Cricket: Southee anxious for success to continue

By David Leggat

Tim Southee sold for $23,000 to Rajasthan Royals on the first day of the auction. Photo / Brett Phibbs
Tim Southee sold for $23,000 to Rajasthan Royals on the first day of the auction. Photo / Brett Phibbs

It doesn't seem that long ago that Tim Southee was making a spectacular entry to test cricket.

Five for 54 against England at Napier in March 2008, followed by a rollicking 77 off 40 balls in a losing cause.

He was 19. Time flies and now he is among the senior group in this New Zealand team that stands on the brink of completing a thoroughly dominant summer against one of the world's finest teams, India.


Sure, there have been odd pockets of highs in those six years, but plenty of low points, so Southee, who has taken 107 wickets in his 30 tests, is well placed to assess how this New Zealand team has progressed.

"I'd struggle to find a summer, or period of time, when we've been able to perform like this in both forms," he said. "We've shown in one-day cricket we can beat anybody on our day, and have done for a number of years.

But the consistency we've shown over this summer has been outstanding."

Take this sample back two months from Southee's debut - therefore making it a six-year period, a decent time to make some judgments - when New Zealand hosted Bangladesh.

Since then, New Zealand have played 56 tests, won 13, drawn 18 and lost 25.

They began with three test wins, two against Bangladesh and one against England in Hamilton.

When New Zealand beat India in the thriller at Eden Park last Sunday, it completed the first block of three successive victories since that 2008 effort.

There have been some notable wins in between. The seven-run cliffhanger against Australia in Hobart at the end of 2011 stands supreme.

However, Ross Taylor's last test in charge, a 167-run in Colombo at the end of 2012, was special. So, too, the victory over Pakistan deep into the final session at Dunedin in 2009.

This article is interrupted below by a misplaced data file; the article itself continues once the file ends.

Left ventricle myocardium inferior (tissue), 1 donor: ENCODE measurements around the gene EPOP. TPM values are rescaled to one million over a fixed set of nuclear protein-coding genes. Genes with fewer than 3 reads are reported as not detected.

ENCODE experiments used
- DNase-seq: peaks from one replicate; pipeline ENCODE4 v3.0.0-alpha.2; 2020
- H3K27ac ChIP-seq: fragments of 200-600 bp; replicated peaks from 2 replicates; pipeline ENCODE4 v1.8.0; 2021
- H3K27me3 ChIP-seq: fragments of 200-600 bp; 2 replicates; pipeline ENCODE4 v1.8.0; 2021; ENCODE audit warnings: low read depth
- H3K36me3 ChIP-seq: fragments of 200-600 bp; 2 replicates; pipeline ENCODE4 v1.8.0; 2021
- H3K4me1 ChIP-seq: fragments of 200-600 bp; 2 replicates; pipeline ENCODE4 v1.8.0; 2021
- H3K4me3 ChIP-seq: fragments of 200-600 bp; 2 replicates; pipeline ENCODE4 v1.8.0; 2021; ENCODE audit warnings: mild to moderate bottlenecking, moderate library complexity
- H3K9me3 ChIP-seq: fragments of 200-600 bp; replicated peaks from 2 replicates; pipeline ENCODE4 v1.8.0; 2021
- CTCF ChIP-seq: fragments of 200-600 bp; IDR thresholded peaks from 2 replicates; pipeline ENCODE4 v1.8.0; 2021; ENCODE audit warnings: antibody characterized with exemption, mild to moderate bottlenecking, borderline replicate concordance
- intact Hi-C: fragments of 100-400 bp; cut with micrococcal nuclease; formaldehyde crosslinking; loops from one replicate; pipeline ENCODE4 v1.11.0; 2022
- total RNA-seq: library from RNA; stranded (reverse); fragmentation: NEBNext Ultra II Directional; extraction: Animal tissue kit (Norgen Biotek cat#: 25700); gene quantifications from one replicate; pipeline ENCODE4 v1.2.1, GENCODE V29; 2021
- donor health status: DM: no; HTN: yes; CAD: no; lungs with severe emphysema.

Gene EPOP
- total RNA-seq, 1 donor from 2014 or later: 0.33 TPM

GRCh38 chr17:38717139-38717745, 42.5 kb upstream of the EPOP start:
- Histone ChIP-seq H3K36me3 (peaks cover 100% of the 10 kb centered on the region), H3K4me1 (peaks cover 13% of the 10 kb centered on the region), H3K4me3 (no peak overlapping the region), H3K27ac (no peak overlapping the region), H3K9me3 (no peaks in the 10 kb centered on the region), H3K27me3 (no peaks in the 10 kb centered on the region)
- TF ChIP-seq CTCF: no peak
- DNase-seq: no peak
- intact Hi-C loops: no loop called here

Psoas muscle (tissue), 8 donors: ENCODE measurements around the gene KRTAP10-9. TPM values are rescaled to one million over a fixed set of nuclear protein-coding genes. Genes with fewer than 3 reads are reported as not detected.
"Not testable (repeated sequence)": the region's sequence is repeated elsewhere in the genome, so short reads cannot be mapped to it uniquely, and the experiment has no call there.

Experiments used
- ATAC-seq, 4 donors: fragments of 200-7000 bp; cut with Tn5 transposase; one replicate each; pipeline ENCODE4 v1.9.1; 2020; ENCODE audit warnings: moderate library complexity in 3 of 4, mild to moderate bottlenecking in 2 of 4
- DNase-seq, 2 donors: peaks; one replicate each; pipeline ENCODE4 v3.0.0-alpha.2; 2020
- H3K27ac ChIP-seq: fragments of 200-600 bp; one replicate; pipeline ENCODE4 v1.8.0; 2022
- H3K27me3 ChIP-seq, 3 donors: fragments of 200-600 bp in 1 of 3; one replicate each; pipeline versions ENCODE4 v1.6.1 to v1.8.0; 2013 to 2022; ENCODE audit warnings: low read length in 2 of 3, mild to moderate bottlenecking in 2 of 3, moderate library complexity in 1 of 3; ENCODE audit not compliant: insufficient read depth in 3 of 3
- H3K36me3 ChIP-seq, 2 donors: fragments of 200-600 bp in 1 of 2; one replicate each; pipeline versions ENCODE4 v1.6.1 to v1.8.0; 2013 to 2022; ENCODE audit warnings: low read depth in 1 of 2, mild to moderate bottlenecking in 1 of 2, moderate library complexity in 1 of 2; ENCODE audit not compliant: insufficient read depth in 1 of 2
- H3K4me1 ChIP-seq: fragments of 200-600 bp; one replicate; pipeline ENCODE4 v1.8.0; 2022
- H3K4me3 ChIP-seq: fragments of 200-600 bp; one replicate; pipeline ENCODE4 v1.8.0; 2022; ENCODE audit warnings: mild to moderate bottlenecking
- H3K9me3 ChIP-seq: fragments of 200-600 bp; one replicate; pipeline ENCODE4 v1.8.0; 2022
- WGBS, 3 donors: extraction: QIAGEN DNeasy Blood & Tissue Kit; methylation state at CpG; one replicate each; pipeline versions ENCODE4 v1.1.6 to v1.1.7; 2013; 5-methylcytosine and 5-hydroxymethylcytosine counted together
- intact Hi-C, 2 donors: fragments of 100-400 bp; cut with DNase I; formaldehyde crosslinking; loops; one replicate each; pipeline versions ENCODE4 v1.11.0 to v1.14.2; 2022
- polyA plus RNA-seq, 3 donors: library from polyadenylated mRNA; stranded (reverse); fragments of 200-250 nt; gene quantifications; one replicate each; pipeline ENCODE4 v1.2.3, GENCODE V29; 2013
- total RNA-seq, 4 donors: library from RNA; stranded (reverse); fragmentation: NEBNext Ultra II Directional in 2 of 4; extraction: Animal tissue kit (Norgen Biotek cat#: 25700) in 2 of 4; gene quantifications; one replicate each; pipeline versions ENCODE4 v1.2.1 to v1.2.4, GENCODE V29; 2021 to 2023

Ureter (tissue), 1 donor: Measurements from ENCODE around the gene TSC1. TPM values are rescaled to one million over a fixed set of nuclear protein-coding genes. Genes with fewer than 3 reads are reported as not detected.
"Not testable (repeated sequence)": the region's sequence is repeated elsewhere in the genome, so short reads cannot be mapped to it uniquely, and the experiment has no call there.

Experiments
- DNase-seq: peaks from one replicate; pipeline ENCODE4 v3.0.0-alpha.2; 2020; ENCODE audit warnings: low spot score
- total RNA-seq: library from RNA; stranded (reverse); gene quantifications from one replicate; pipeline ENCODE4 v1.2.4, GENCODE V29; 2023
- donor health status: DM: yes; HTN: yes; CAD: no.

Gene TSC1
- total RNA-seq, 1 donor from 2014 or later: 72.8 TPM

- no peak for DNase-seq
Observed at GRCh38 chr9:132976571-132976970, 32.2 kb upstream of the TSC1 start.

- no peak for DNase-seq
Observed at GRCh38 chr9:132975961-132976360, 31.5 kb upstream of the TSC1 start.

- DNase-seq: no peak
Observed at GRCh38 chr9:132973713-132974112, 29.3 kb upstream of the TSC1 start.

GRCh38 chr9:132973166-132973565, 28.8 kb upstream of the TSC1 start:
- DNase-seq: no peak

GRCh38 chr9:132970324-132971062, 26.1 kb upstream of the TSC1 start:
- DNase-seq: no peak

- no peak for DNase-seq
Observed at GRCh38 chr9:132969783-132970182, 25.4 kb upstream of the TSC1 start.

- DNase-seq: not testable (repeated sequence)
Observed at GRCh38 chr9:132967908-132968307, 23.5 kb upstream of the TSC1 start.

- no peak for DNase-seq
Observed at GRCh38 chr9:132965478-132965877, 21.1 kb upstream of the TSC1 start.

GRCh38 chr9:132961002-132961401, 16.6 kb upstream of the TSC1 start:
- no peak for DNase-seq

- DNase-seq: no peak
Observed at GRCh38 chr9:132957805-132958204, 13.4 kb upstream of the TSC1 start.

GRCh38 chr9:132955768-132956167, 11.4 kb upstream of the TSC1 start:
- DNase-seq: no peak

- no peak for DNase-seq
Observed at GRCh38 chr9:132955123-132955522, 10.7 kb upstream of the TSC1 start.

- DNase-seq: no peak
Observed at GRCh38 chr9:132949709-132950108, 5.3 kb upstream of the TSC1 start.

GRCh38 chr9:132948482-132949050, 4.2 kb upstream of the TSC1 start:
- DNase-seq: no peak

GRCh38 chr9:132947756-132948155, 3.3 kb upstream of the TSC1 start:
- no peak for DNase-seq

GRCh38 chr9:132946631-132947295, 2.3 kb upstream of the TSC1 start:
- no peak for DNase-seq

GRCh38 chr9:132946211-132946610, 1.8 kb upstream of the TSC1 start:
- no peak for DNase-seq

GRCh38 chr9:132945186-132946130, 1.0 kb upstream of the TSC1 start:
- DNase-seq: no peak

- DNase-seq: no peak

One of the main problems has been the meshing together of batting and bowling units; that is one or the other would perform, but seldom both in the same match.

At present, they've hit on an approach, or mindset, to make both work in harness.

The batsmen are getting past 400 runs in their first innings; the bowlers are collectively doing their job admirably. The result is impressive.

"The potential's always been there but it's pleasing to see it finally coming out with bat and ball at the same time.

"We're scoring runs and that's given us bowlers a chance to attack the whole time with runs on the board.

"It's pleasing to string both facets together."

The home summer ends with the second test starting at the Basin Reserve. Victory would mean the best run of wins since April 2005-March 2006, when New Zealand won five on the bounce, against Sri Lanka, Zimbabwe (two) and West Indies (two).

But that's getting ahead of things, which Southee pointed out isn't wise.

"We can't rest on what's happened so far," he said of the run of a 2-0 test series win, 2-2 ODI draw and 2-0 T20 series outcomes against the West Indies, followed by a 4-0 ODI beating of the Indians and a 1-0 advantage in the tests.

"Good sides around the world perform consistently and we're starting to get those consistent results.

"We'll be judged on how we finish off the summer. Cricket's a game where you can't get too far ahead of yourself because it's a great leveller.

"We know we've got five big days ahead of us and it will be very pleasing and satisfying to sit back and reflect on this summer if we can finish it off on a high note."

- NZ Herald

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